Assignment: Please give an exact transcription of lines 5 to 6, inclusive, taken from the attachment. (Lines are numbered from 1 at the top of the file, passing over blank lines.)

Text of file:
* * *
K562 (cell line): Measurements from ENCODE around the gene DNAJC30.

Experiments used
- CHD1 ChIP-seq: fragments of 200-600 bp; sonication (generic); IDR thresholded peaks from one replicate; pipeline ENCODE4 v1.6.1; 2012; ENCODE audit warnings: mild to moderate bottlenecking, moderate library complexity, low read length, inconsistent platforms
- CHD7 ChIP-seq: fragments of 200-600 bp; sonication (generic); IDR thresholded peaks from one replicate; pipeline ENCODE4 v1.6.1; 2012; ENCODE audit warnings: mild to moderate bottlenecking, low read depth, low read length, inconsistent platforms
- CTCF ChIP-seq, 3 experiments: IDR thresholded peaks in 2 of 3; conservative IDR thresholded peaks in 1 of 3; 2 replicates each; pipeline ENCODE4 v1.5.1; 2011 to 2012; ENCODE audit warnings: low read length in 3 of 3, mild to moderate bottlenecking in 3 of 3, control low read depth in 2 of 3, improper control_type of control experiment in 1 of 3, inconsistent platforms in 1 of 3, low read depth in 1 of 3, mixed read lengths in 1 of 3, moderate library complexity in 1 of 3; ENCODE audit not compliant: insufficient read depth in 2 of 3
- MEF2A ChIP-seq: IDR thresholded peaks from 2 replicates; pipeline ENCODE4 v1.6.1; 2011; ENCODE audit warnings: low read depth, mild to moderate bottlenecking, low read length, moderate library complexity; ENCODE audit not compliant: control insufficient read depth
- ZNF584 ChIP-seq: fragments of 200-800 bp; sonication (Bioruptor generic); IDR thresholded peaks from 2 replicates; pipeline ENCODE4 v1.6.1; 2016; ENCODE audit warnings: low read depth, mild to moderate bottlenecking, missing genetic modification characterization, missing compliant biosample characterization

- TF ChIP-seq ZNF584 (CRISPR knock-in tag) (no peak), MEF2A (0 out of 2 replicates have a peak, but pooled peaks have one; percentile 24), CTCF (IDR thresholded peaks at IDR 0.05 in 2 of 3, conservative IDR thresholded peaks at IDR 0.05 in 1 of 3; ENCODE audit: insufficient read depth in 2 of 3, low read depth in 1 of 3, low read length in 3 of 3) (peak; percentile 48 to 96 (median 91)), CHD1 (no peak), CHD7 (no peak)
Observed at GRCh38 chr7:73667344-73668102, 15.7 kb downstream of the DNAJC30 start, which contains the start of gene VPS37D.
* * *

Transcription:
- CTCF ChIP-seq, 3 experiments: IDR thresholded peaks in 2 of 3; conservative IDR thresholded peaks in 1 of 3; 2 replicates each; pipeline ENCODE4 v1.5.1; 2011 to 2012; ENCODE audit warnings: low read length in 3 of 3, mild to moderate bottlenecking in 3 of 3, control low read depth in 2 of 3, improper control_type of control experiment in 1 of 3, inconsistent platforms in 1 of 3, low read depth in 1 of 3, mixed read lengths in 1 of 3, moderate library complexity in 1 of 3; ENCODE audit not compliant: insufficient read depth in 2 of 3
- MEF2A ChIP-seq: IDR thresholded peaks from 2 replicates; pipeline ENCODE4 v1.6.1; 2011; ENCODE audit warnings: low read depth, mild to moderate bottlenecking, low read length, moderate library complexity; ENCODE audit not compliant: control insufficient read depth